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Heirloom in Copenhagen

This artwork is fundamentally about making, and being able to make ourselves and the potential impact of innovation on personal identity.

It is a living process of growth which frames delicate skin cell portraits of my daughters, whilst also framing the complex relationships and scientific possibilities in the world we live in. It is also very much about nurture and protection. Through our collaboration, we have developed a system whereby the process is controlled in a new way, which does not require expensive biomedical equipment.

This means the process can be reproduced in a ‘DIY’ set-up. Professor Hunt is convinced this, together with the process of lifting and preserving the 3D forms, is a patentable process that will revolutionise facial reconstruction. The artwork is the installation of the living and preserved. These fragile, transparent portraits will be exhibited alongside 3-dimensional printed faces.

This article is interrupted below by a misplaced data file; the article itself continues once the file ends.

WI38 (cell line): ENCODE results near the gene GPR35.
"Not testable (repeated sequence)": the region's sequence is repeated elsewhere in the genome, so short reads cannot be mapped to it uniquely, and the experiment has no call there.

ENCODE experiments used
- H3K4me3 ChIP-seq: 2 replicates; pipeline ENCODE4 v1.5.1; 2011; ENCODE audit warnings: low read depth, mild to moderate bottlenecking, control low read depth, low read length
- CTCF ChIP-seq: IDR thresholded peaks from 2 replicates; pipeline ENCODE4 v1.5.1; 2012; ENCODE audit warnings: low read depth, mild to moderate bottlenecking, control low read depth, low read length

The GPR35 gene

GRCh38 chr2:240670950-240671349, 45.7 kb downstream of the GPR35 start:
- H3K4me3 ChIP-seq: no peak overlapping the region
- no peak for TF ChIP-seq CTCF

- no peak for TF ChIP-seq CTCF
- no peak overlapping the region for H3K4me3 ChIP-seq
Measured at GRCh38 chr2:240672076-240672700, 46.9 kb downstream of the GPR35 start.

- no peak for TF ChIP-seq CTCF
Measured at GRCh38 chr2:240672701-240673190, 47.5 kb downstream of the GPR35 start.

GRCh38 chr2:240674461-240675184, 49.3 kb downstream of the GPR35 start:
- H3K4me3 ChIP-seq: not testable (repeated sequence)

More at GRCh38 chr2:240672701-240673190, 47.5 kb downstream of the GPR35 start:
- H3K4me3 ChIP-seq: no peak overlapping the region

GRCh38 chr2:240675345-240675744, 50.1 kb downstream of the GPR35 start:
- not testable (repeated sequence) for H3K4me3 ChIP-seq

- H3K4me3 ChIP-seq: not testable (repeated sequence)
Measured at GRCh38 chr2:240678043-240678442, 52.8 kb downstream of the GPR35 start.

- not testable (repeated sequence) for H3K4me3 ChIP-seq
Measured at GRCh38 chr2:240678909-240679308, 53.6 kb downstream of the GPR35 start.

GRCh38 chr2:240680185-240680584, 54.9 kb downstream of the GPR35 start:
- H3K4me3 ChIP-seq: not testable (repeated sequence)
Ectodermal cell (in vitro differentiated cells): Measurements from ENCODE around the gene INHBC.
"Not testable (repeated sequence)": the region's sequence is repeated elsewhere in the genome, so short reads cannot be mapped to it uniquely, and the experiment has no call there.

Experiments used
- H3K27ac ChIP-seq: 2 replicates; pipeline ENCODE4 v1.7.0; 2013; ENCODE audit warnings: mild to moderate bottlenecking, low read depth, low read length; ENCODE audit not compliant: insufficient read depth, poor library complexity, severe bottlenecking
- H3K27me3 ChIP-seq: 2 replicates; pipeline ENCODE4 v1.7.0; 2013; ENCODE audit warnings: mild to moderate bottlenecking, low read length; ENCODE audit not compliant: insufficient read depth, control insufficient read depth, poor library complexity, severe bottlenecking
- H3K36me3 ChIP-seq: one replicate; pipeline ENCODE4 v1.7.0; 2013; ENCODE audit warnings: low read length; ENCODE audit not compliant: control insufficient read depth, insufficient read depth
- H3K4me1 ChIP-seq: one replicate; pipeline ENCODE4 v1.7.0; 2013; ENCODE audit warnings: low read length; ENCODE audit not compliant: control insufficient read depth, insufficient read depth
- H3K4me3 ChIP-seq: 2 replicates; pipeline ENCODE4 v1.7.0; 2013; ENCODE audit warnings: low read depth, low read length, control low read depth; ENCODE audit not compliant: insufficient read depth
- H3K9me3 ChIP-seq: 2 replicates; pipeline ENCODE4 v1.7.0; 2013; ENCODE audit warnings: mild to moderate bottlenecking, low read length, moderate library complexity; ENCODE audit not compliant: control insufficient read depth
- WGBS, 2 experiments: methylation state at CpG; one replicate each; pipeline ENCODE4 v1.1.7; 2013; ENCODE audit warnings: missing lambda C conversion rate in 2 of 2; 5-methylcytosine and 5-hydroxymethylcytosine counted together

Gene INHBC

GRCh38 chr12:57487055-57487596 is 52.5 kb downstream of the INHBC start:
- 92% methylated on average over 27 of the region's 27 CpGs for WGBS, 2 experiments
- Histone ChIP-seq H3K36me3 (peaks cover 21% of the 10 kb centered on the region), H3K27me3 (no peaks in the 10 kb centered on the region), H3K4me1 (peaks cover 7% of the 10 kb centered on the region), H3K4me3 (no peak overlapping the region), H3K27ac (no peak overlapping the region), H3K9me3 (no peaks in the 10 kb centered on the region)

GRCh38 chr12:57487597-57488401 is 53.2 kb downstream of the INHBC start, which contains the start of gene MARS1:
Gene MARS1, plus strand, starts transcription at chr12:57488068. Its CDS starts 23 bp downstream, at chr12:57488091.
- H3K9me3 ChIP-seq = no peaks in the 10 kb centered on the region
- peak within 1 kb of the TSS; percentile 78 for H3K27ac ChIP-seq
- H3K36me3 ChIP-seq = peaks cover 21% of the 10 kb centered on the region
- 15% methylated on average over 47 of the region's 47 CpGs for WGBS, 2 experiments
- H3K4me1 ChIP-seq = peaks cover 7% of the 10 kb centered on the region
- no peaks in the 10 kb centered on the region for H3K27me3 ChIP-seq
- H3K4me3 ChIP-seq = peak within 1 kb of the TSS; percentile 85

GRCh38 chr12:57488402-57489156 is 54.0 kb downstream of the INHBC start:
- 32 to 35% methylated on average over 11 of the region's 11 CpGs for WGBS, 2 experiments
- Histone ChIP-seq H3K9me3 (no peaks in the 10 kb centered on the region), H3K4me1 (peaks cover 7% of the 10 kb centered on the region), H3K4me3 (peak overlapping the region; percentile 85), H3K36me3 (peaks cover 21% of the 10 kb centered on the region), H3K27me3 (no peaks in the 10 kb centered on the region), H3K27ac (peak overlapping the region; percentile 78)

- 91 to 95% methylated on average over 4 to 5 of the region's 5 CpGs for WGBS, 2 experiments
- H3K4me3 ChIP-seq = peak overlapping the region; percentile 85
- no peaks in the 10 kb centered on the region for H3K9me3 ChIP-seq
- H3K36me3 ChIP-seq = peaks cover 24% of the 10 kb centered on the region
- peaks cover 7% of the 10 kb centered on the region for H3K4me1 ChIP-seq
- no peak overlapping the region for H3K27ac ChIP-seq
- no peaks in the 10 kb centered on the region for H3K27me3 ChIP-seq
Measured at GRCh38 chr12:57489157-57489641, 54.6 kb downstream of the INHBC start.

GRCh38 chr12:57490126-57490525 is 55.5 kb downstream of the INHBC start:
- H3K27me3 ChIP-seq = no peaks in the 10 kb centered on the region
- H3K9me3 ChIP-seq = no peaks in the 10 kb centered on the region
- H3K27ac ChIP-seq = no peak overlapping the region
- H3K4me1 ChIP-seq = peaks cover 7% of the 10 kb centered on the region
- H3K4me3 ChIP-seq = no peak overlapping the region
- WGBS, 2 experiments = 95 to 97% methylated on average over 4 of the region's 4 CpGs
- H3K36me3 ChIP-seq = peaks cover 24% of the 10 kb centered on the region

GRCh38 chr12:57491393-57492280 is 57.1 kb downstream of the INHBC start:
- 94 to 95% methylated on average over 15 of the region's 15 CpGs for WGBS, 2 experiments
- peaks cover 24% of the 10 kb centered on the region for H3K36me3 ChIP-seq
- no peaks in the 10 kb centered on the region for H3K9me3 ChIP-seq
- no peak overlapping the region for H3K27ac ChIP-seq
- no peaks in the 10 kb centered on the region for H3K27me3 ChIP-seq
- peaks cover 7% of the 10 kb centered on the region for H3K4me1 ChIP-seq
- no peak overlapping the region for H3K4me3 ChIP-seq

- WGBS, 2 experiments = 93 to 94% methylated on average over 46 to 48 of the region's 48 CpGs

We are not only growing these skin portraits, but also the audience as artworks. Audience member’s own faces will become part of this growing artwork as it moves around the world. Their portraits will be created using 3D face scanning technology to 3D print their unique, scientifically accurate portrait, part of the developing work – growing a visual, consensual databank.

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